Okay, so he didn’t actually invent the first fully functional amplifying triode vacuum tube. At least he almost did. He still went on to do a lot of other great accomplishments. Didn’t he invent the regenerative receiver?

Well, not really.

You see, years before Lee DeForest patented his idea for the regenerative receiver circuit, another guy was already writing all about it. A guy named Edwin Armstrong (the guy that invented the regenerative circuit, the super-regenerative circuit, the superheterodyne receiver and FM modulation – a brilliant Electrical Engineer, but not nearly as good a self-promoter as DeForest).  DeForest seems to have been more successful in the legal system, having other people’s inventions assigned to him, than actually inventing much, so he got a piece of the regenerative circuit patent rights to finance his continuing self-promotion. The man should have gone down in the history books for his wins with the Courts, rather than his re-imagining of other people’s ideas.

As a college student, Armstrong had done extensive research into the workings of the Audion tube. Many years later when Armstrong and DeForest later were involved in a legal dispute over the regeneration patent, Armstrong was able to demonstrate conclusively that DeForest still had no idea how the Audion tube actually worked!

Lee DeForest then went into the vacuum tube business, selling overpriced tubes, that were required to be returned to him when they blew out! The invisible economic force of competition quickly led to this business failing too.

Lee DeForest’s next area of interest was to develop optical sound-on-film for the nascent movie industry. Somewhere along the line Lee started to work with inventors Freemason Harrison Owens and Theodore Case. Not surprisingly Case kicked Lee DeForest to the curb because DeForest kept downplaying Case’s contribution to the technology. Case went on to be very successful with his invention, and DeForest was reasonably successful suing Case (do you see a trend here?).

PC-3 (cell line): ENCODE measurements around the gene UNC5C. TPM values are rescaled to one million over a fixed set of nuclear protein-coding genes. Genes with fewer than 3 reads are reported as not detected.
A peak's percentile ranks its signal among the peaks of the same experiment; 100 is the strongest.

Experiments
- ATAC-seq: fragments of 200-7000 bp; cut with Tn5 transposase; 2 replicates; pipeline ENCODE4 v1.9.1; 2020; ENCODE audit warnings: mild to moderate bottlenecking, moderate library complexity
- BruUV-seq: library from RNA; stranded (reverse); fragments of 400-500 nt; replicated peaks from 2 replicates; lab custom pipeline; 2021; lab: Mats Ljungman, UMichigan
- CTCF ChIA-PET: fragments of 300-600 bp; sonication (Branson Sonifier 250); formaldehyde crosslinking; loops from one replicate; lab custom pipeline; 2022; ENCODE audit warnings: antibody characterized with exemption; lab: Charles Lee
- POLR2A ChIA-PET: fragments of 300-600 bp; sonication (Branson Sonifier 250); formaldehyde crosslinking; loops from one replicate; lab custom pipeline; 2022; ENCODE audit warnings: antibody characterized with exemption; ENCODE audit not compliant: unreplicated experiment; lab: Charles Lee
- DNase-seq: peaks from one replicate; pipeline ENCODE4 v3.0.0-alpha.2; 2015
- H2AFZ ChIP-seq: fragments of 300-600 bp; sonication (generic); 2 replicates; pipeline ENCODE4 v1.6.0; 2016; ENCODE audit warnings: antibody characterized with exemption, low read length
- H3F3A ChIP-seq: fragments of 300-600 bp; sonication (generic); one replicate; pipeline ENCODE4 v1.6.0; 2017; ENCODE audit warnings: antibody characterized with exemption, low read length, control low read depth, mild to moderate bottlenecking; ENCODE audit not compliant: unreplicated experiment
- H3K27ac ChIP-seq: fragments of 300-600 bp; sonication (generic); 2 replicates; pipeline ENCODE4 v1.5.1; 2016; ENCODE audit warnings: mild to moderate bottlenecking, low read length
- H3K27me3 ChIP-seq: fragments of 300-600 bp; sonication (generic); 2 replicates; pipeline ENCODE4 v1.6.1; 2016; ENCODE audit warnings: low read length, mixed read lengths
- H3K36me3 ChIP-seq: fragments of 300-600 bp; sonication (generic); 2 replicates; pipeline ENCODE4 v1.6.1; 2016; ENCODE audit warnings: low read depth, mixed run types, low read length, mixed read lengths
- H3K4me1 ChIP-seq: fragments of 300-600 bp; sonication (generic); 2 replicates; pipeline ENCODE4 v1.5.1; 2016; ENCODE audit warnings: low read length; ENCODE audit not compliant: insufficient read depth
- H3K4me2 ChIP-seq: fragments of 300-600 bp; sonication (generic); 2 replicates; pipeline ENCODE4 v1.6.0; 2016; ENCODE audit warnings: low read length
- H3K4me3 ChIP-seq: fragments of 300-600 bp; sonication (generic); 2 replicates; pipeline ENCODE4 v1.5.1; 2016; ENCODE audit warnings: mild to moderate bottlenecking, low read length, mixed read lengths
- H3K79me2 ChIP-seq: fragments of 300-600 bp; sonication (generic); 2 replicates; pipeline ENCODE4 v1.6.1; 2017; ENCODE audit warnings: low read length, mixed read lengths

What about him being the Grandfather of Television. Well, Grandpa had this to say about television in 1929:

“While theoretically and technically television may be feasible, commercially and financially it is an impossibility, a development of which we need waste little time dreaming.”

So much for dear old Grandpa!

After that, DeForest jumped around from place to place. He still held a patent to manufacturer Audion tubes to a limited customer base, so he did just that. He fiddled with diathermy machines (unsuccessfully) as well as mechanically based televisions (equally unsuccessfully). He ended up being one of those guys who write angry letters to the newspapers bitching and complaining that they had taken “his baby” and reduced it to playing ragtime and boogie-woogie – he was expecting Opera. His actual contribution to the development of Television only relates to his original Audion tube invention. He did nothing to create the new television technology at all.

Here’s some great quotes from The Wizard of the Audion:

“I do not foresee ‘spaceships’ to the moon or Mars. Mortals must live and die on Earth or within its atmosphere!” – 1952

“As a growing competitor to the tube amplifier comes now the Bell Laboratories’ transistor, a three-electrode germanium crystal of amazing amplification power, of wheat-grain size and low cost. Yet its frequency limitations, a few hundred kilocycles, and its strict power limitations will never permit its general replacement of the Audion amplifier.” – 1952

He didn’t seem to be a great fortune teller either.

Most of Lee DeForest’s wealth dissolved with the great Stock Market crash of 1929. When he died on June 30th, 1961 at age 87 he had just $1,250 in his bank account.

And so, here is the real story of a legend. The self proclaimed and self promoted Father of Radio and Grandfather of Television.

Rest in Peace Mr. DeForest.

(…and don’t always believe history)

 

– The [Cranky] Editor –